Unpaid bills racked up by foreign patients at New Zealand's largest health board rose by a third to $18 million last year.

It left a $4.5 million black hole in the Auckland District Health Board's budget for the 2010/11 financial year.

Bad debt written off by the Counties Manukau District Health Board also jumped, to $5.4 million in the eight months to February 2012, up from $1.7 million the previous financial year.

Chief financial officer Brent Wiseman said increases were mainly the result of population growth and high numbers of overseas visitors passing through Auckland.


"[ADHB] has one of the highest amounts in the country of gross charges to ineligible patients due to its position as a key destination and transit point for visitors to New Zealand," he said.

Wiseman said bad debt did not affect patient care.

"If a patient is ineligible and acutely sick, they are treated in the same way as an eligible patient. Recovery of costs incurred happens later."

Counties health board spokeswoman Lauren Young agreed that rising population, combined with increasing medicine costs, were causing debts to skyrocket.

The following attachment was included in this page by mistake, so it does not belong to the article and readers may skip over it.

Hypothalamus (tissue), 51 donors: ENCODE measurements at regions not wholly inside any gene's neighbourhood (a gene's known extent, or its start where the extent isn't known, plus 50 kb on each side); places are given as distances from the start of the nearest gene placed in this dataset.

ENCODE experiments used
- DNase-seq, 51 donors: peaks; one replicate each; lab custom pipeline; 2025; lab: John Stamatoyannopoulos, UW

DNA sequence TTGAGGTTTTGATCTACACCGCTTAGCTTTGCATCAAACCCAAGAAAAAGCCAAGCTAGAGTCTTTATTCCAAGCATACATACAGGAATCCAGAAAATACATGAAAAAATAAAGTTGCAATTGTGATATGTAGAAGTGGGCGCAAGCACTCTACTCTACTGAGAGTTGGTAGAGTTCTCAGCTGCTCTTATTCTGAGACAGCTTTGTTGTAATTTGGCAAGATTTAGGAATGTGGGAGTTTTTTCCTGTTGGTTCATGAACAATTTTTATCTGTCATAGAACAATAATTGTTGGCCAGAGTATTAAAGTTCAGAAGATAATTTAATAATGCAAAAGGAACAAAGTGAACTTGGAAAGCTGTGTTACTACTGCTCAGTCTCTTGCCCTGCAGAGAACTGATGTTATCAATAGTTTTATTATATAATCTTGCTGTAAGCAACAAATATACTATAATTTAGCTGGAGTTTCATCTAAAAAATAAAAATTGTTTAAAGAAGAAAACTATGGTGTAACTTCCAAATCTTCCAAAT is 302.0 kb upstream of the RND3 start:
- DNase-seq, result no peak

"If somebody turns up sick and in pain we are not going to ask for proof of citizenship."

She added that overseas debt was a "sensitive" issue: "I am loath to suggest people might jump on a plane and try and come and rort the system, but I guess that's possible."

Auckland spent half a million dollars trying to recover debts from overseas patients.

New Zealand has a reciprocal free health-care arrangement with residents from Australia and the UK, plus citizens of Tokelau, Niue and the Cook Islands. Most of those who leave hospital without paying are from other Pacific nations, South and Southeast Asia, Europe and South America.